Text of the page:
By Lex H Jones
Exploring many forms of literature is an experience that should be afforded to all young readers. If you’re looking for a R’lyeh good introduction into “Horror for your Little Ones”, have I got the perfect book for you! You need not to look any further than The Old One and the Sea by Lex H Jones. This charming little story is a combination of a re-imagining of characters and events in the Lovecraftian universe, and biographical references to H.P. Lovecraft’s own life. It is a clever way to give some insight into the life of an author and approach the concept that even the most dramatic works of fiction have real-life, personal experiences behind it.
Clocking in at just over 100 pages, this short chapter book is an excellent way to wade into the dark waters of cosmic horror with a child. (And I did not miss the clever play and reference to another literary work in the title as well, referencing the great Ernest Hemingway’s The Old Man and the Sea) It makes an excellent read-aloud for younger children, and a perfect independent read for early tweens.
Little Howie is living with his mother, Sarah, in the small coastal town of Innsmouth in a post-war timeline. We follow him through the course of a few days as he begins to explore a mysterious jetty, risen from the sea under the night sky (which is filled with suspicious new constellations!). Howie embarks on a journey of love, loss, friendship, and self-discovery and learning many important lessons along the way. In order to save his gentle giant friend Oolu (or as most of us know him, the great and powerful Cthulhu), Howie must find a way to overcome the pitchfork mob of angry sailors and face his fears as well as theirs.
The book approaches the subjects of war, destruction, and death quite frequently, but Jones’s ability to tackle tough stuff in a kid appropriate manner is exceptional. There are several discussions between characters regarding the lives of soldiers lost in war, the families left behind, and the aftermath and consequences of war on society as a whole. Howie also deals with the internal struggle of depression and anxiety, and learning how to express himself emotionally. It is wonderful to see men and boy characters discussing emotions so freely, and reinforcing with great earnest that it’s alright sometimes to cry, feel sad, and to mourn. Jones sees to it that each concept is delivered with a responsible honesty, but still gently enough to explain even the most emotionally devastating concepts to sensitive eyes and ears.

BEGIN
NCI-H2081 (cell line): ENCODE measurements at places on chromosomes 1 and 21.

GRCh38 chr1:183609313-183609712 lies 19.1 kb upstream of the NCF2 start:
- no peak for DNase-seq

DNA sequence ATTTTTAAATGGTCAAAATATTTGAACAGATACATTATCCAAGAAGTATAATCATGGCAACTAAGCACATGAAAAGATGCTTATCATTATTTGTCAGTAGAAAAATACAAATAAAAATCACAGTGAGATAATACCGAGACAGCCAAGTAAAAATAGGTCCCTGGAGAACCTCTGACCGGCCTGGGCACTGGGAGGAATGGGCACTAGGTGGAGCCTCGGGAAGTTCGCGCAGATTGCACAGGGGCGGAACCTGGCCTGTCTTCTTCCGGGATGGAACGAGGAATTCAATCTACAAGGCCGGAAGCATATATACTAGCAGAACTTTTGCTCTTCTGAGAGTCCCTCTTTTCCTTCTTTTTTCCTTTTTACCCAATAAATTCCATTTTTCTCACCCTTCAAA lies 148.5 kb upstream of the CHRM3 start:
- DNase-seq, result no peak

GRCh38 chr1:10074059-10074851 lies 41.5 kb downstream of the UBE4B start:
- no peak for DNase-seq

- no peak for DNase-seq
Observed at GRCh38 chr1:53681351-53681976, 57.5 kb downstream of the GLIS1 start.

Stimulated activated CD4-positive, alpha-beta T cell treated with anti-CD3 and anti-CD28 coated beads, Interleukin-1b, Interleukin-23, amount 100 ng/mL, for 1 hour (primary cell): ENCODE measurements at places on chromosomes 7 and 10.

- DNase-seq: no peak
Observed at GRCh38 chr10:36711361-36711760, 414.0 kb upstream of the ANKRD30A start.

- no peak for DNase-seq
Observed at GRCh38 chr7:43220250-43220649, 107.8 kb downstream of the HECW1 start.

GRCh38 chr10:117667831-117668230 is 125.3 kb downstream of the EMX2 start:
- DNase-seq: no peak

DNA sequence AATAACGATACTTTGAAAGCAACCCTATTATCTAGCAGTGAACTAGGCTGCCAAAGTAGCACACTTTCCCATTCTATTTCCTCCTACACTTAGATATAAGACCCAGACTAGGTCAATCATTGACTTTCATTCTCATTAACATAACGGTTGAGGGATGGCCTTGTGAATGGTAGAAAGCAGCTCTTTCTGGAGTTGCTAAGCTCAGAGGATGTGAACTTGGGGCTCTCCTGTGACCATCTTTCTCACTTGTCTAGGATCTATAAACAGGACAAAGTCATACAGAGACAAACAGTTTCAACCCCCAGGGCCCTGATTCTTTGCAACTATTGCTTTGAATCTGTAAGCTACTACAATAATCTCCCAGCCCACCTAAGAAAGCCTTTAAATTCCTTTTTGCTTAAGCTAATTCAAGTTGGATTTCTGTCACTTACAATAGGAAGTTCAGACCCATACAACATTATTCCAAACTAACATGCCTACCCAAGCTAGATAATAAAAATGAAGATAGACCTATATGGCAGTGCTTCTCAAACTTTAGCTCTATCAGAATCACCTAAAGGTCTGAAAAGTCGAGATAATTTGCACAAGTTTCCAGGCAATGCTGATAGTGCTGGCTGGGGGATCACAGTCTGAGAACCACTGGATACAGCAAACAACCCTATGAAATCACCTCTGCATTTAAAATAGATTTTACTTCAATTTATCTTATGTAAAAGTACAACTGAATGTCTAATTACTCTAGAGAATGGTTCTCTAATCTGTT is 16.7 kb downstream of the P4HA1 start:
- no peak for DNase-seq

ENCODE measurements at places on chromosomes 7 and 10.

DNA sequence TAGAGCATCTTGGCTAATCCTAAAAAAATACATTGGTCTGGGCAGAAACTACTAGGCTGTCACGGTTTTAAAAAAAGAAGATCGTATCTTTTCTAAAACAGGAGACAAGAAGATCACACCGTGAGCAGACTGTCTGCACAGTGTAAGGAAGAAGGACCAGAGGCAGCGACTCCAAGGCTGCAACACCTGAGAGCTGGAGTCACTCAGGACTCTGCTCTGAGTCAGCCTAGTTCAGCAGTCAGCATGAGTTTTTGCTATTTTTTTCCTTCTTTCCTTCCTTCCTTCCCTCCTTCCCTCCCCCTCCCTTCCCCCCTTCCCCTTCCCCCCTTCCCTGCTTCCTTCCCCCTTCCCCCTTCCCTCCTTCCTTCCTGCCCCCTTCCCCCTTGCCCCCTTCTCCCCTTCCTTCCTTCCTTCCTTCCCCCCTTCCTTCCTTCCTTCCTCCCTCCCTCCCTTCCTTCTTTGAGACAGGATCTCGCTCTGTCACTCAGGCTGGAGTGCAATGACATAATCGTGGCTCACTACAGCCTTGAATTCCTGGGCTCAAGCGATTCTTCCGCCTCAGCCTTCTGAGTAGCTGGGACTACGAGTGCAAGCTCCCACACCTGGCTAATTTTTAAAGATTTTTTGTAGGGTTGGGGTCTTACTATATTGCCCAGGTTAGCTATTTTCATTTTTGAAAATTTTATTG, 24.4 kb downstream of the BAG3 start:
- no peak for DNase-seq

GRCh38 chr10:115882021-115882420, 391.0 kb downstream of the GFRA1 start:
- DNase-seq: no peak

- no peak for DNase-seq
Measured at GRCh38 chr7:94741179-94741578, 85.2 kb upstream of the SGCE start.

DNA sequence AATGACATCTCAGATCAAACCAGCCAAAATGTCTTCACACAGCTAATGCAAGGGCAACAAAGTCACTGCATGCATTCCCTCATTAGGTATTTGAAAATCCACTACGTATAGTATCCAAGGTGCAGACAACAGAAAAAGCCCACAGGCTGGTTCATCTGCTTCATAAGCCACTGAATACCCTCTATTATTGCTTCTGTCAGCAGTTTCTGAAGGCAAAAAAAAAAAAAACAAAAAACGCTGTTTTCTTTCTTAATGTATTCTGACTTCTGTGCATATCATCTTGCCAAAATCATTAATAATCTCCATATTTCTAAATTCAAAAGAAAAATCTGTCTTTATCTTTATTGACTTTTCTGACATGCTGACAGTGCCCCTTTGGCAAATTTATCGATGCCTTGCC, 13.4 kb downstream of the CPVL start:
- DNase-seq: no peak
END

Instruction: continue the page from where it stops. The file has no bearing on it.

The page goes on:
In addition to tackling a tough subject matter, there are several uplifting and encouraging themes throughout as well. Howie’s creativity, independence, and imagination are encouraged by his mother and neighbor. Sarah trusts her son to make the right decision and learn from his mistakes and experiences. She speaks to her son with the authority of any good parental figure, but also with an heir of respect that he is his own person with his own ideas and perspectives. I was quite pleased with that refreshing take on a parent-child relationship in a children’s book! Mr. Derleth never doubts Howie, and encourages him to explore and discover the truth for himself. He supports Howie’s explanation of his excursions to his mother, encourages him to seek the truth, and stands up for him against the incorrigible former sailors. Each character also has their part to play in demonstrating how we can experience our vast range of emotions, accept them, and change our perspective with a little thoughtful work.
Jones’s writing is complemented by truly wonderful and whimsical illustrations by Liam ‘Pais’ Hill. Hill’s drawings have wonderful cartoon style cell shading, quirky irregular line work, and a beautiful color palette. His renderings of little Howie are genuinely fun, comical depictions of a mini adult HP Lovecraft. Gone are the frightening representations of Cthulhu that send shivers down your spine at a glance. Howie’s beloved Oolu is presented as a lovable, gentle giant with soft, rounded shapes and charming little tentacles. Seeing the unlikely pair staring off into the distant night sky, admiring the stars, standing atop a carnival peer gave me a little chuckle. This art style and aesthetic is the perfect addition to such clever writing.
I truly could go on and on about all of the many wonderful qualities of this story, but I won’t! Instead, I’d love to encourage you all to go acquire a copy and enjoy your own reading experience. The Old One and the Sea is a perfect addition to any bookshelf looking to diversify its subject matter beyond knights in dented armor or princesses who save themselves. It is a clever intro to horror and classic literature, as well as a beautiful emotional read! Go grab a copy and get in touch with your inner child, gift it to your favorite young independent reader, or try it as a unique read-aloud with your family; it is quite simply the kind of book that everyone wants to get their tentacles on!
Review by Ellen Avigliano
I received a copy of this book from the author for review consideration.